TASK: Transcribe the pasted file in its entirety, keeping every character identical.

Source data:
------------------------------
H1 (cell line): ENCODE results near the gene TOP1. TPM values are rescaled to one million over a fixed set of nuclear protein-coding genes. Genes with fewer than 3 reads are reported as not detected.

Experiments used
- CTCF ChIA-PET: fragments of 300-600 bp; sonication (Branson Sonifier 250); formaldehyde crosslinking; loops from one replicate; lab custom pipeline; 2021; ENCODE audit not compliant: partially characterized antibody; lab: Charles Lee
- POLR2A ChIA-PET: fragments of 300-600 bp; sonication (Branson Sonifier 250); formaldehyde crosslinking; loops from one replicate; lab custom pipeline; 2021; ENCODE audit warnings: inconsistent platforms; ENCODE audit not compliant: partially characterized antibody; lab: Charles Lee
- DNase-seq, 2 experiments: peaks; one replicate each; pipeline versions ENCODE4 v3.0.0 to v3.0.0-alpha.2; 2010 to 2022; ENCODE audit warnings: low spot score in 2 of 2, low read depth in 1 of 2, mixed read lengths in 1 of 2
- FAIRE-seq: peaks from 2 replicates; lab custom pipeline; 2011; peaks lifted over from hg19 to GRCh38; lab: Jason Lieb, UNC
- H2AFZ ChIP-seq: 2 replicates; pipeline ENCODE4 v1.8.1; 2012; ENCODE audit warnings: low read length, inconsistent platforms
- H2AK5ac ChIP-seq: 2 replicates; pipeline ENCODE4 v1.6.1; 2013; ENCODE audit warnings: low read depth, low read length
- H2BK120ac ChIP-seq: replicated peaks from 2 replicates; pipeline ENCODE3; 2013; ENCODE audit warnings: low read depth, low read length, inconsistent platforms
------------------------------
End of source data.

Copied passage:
H1 (cell line): ENCODE results near the gene TOP1. TPM values are rescaled to one million over a fixed set of nuclear protein-coding genes. Genes with fewer than 3 reads are reported as not detected.

Experiments used
- CTCF ChIA-PET: fragments of 300-600 bp; sonication (Branson Sonifier 250); formaldehyde crosslinking; loops from one replicate; lab custom pipeline; 2021; ENCODE audit not compliant: partially characterized antibody; lab: Charles Lee
- POLR2A ChIA-PET: fragments of 300-600 bp; sonication (Branson Sonifier 250); formaldehyde crosslinking; loops from one replicate; lab custom pipeline; 2021; ENCODE audit warnings: inconsistent platforms; ENCODE audit not compliant: partially characterized antibody; lab: Charles Lee
- DNase-seq, 2 experiments: peaks; one replicate each; pipeline versions ENCODE4 v3.0.0 to v3.0.0-alpha.2; 2010 to 2022; ENCODE audit warnings: low spot score in 2 of 2, low read depth in 1 of 2, mixed read lengths in 1 of 2
- FAIRE-seq: peaks from 2 replicates; lab custom pipeline; 2011; peaks lifted over from hg19 to GRCh38; lab: Jason Lieb, UNC
- H2AFZ ChIP-seq: 2 replicates; pipeline ENCODE4 v1.8.1; 2012; ENCODE audit warnings: low read length, inconsistent platforms
- H2AK5ac ChIP-seq: 2 replicates; pipeline ENCODE4 v1.6.1; 2013; ENCODE audit warnings: low read depth, low read length
- H2BK120ac ChIP-seq: replicated peaks from 2 replicates; pipeline ENCODE3; 2013; ENCODE audit warnings: low read depth, low read length, inconsistent platforms